LUBBOCK, Texas (AP) — Mike Leach is far from the world he knew in landlocked Lubbock.
Instead of preparing for spring practice at Texas Tech, the former Red Raiders coach is enjoying fishing, exploring and meeting the people in Key West, Fla., where he and his family moved after he was fired in late December.
And although he sounds contented with the laid-back lifestyle in the Florida enclave, there is still much unresolved in Leach's life: He has sued Texas Tech over his dismissal, his furniture is in storage and his house in Lubbock is not yet sold.
And he longs to get back into coaching.
"I've never really left football," he said in a phone interview Thursday with The Associated Press. He said he expects someday "to be back in and work at a program" that stresses graduation rates and prizes excellence on the field — both of which he said he enjoyed at Texas Tech.
Will he wait until the lawsuit is over to begin checking out coaching jobs?
"I don't really have a crystal ball on that," he said. "Take it one day at a time. That's all I can control."
The university fired Leach on Dec. 30, two days after it suspended him amid allegations he mistreated a player with a concussion. Leach has denied he mistreated receiver Adam James, who said his coach twice ordered him to stand for hours while confined in a dark place during practice.
Leach, who declined to comment on the lawsuit, which alleged slander, libel and breach of contract. He was in Lubbock last week for depositions, and was in the same room when James' father, Craig James, and Tech Chancellor Kent Hance answered questions under oath.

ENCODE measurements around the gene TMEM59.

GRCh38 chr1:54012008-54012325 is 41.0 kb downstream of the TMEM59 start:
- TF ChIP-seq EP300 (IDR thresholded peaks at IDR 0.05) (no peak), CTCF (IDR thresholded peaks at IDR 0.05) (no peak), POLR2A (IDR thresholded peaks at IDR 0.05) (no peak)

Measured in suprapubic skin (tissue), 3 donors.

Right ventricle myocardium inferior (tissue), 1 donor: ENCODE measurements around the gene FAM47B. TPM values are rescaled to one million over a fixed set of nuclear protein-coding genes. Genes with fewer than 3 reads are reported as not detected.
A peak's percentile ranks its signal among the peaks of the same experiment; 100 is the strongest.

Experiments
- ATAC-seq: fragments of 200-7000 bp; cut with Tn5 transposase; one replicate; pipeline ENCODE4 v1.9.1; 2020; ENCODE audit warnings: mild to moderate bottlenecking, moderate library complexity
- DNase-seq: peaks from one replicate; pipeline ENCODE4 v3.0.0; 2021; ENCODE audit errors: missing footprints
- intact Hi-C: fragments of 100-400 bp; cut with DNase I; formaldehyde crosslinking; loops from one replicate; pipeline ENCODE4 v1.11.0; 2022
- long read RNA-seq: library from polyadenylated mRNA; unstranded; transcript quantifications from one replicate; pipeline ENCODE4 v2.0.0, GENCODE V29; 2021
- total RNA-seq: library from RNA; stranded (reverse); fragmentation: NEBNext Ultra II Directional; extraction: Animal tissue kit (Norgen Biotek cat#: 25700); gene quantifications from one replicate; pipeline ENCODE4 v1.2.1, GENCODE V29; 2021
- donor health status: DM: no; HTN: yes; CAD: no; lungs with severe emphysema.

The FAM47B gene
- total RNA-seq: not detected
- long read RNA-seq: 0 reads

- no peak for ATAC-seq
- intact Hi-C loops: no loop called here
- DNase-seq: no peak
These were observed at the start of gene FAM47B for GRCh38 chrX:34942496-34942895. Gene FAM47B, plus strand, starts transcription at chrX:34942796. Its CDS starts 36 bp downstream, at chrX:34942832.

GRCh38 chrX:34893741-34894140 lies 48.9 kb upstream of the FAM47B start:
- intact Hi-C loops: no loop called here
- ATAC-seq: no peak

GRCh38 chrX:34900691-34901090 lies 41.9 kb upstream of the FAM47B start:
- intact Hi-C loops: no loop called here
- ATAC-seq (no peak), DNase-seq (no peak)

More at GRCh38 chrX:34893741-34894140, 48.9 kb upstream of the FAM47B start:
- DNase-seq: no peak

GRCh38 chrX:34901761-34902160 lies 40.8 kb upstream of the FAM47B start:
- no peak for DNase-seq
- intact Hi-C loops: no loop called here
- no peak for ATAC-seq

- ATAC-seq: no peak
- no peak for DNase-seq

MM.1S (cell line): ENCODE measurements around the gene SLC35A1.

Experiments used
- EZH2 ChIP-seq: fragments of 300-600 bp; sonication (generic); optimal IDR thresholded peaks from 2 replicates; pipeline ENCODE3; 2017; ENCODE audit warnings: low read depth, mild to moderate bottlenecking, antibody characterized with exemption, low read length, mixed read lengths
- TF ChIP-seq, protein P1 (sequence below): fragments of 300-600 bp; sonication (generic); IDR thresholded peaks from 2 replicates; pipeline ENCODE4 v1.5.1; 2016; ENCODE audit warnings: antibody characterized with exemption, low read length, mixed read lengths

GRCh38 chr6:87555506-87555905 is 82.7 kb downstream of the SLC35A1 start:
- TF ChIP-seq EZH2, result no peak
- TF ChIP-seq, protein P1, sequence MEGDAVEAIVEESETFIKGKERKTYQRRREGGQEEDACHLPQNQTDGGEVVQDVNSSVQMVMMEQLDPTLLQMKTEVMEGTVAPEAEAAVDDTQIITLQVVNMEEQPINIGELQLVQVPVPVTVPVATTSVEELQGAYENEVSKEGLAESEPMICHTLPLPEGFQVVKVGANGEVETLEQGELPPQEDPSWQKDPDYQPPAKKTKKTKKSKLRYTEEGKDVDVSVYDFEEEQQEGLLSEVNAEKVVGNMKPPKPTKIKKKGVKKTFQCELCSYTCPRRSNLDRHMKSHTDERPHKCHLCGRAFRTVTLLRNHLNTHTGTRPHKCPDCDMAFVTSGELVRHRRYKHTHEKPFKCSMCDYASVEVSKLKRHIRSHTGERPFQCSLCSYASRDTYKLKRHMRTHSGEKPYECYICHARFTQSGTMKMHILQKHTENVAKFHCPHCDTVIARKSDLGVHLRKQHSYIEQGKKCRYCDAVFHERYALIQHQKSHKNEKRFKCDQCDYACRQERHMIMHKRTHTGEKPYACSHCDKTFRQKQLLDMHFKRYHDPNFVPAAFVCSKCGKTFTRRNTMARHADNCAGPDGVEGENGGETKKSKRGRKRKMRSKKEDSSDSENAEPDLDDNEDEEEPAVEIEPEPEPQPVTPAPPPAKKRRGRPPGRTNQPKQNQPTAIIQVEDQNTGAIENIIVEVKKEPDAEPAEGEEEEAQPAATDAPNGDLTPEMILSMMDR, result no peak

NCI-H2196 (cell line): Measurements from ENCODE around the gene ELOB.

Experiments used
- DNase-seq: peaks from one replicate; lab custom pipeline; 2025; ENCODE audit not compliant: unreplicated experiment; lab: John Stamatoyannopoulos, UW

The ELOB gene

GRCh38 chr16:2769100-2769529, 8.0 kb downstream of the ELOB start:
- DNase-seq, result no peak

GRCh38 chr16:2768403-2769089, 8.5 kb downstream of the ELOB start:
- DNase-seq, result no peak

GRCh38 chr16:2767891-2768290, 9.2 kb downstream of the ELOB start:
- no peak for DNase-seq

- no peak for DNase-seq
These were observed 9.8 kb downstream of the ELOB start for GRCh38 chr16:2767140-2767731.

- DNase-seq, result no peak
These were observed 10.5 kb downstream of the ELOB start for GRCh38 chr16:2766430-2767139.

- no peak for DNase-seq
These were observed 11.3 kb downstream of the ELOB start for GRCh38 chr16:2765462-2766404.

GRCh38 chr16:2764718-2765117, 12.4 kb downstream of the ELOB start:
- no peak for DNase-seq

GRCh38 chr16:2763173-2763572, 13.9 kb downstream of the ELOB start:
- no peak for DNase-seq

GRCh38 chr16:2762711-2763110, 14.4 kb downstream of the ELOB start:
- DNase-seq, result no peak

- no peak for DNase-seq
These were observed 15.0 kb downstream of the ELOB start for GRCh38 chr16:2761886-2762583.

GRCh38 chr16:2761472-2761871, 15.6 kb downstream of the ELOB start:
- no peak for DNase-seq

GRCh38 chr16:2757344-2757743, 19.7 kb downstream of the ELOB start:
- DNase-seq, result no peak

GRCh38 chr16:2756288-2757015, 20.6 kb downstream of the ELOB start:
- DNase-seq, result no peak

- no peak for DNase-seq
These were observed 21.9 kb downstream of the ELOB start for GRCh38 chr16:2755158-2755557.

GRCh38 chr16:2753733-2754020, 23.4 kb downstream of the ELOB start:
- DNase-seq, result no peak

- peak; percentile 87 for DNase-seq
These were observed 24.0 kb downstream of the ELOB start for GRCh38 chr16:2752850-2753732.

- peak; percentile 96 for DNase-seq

Leach praised Red Raider fans and their enthusiasm for football. He said he believes a few people at Tech weren't on his side.
"There's just a few bad characters at the top and bad people do bad things," he said.
After he was fired, Leach and his family spent some time in Colorado. They went to Key West after that and now live not far from the ocean in a home he and his wife bought last fall. The home was expected to be investment property, and the couple planned to rent it to vacationers.
"Now we're here full time," Leach said. "It's handy and kind of out the way, so it worked out good."
His married daughter is doing a her medical school internship in Amarillo. Another is attending Tech. His two younger children, 13 and 11, are enrolled in Key West schools.
He spends his time talking on the phone and exploring the city and its culture. A voracious reader, Leach said he's doing "less than I thought I would" since he was fired. He has lost some weight in the pedestrian-friendly town.
He says he knows enough people in the area who will take him fishing when the seas are calm, and he loves the mixture of cultures in Key West and being close to the water.
"There's incredible things to check out, people from everywhere," Leach said. There are "interesting things that I haven't been around in the past 10 years, so all that's pretty fascinating. I can check things out and learn."